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City Receives Urban Forestry Recommendations

The City received a First Step Urban Forest Management Plan December 4, 2018 from a group that worked over ten months evaluating our current approach to tree management across the city and comparing it to other similar cities.

Los Angeles was compared to New York, San Francisco and Melbourne, Australia.

Among the reasons that these cities were selected included their recognition as leading urban forestry cities and their similarities to Los Angeles in various urban forestry issues and opportunities. For example, New York City faced significant urban forestry funding challenges that resulted in unique approaches; San Francisco’s urban forestry program was drastically reduced during the recession (2007–2009) and has since made creative changes to recover; and Melbourne faces similar climatic challenges and is focused on building a resilient urban forest to counter the changing climate.

The findings showed that Los Angeles trailed other cities in funding:

On a per-capita basis, Los Angeles is ranked last, with only $6.30 per person devoted to trees. New York City is close, but the amount is misleading due to the density of New York City’s population, which is on 50% less land area than Los Angeles. Even more telling, Los Angeles’ annual per-tree budget of approximately $27 is less than half of New York City’s and Melbourne’s $60 per tree, and one-third of the $78 per tree per year that San Francisco invests in its urban forest.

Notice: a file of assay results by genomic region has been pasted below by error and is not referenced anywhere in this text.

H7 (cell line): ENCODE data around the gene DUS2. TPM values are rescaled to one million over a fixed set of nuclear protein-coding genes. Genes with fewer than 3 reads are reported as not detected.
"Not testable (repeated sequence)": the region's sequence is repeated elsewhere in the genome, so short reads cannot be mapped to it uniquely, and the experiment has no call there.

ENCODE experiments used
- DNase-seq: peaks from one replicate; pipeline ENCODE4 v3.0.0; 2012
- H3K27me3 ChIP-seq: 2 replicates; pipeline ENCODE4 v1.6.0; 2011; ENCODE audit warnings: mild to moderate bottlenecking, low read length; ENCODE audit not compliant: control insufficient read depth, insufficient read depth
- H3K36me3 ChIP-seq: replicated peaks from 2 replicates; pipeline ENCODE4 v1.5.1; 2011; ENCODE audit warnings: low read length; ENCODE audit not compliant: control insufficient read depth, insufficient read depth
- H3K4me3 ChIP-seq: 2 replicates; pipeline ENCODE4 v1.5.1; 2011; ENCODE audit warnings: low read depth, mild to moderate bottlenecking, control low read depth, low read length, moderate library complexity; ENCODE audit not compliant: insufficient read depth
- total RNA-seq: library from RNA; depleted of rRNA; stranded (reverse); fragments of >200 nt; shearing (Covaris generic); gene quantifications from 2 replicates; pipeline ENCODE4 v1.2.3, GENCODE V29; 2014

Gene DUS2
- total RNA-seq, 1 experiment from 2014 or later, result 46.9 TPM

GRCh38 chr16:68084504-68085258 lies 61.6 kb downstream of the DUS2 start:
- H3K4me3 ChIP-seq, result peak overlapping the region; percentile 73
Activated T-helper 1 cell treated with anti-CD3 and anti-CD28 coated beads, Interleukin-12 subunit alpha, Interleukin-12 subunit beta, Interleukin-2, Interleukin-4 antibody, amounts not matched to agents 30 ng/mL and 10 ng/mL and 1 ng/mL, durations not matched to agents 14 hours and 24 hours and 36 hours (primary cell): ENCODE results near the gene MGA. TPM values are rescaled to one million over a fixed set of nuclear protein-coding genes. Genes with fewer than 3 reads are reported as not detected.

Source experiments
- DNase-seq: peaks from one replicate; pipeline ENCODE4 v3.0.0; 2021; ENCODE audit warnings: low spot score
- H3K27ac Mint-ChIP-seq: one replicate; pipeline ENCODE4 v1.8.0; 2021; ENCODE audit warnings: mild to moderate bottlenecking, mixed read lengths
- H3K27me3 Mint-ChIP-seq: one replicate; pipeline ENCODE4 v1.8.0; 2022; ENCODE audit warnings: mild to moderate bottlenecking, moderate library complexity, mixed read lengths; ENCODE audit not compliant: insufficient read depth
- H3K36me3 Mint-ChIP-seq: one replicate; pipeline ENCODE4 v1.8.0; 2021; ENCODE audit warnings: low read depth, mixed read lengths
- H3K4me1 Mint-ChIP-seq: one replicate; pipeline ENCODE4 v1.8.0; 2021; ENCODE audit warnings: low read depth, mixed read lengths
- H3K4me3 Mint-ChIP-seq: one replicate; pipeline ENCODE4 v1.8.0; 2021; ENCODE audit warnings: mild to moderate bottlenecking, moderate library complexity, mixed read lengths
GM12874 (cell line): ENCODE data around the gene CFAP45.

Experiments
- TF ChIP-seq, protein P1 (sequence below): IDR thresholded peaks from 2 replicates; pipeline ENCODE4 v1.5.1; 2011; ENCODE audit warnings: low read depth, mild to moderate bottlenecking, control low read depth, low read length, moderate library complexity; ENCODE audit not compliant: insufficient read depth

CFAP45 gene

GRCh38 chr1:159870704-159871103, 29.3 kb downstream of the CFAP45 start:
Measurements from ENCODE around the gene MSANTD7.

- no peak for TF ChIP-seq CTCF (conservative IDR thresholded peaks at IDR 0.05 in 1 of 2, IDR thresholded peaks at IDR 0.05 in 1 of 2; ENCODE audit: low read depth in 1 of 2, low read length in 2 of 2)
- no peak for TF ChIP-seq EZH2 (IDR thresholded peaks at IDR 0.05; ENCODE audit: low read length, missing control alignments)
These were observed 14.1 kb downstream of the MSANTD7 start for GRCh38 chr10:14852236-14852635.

The report noted that urban forests are starting to be seen as assets on city budgets. Further, shoppers are willing to spend 9-12% more on goods, more time shopping, and will travel greater distances to shop in districts with high quality trees. Of course the report called out the benefits that trees bring in cleaning air, reducing urban heat island effect, reducing need for air conditioning, improving public health and mental health.

Recommendations start with prioritizing the urban forest with a tree inventory and management plan and hiring an urban forestry coordinator.

Find out more by reading the full First Step Urban Forest Management Plan Report.

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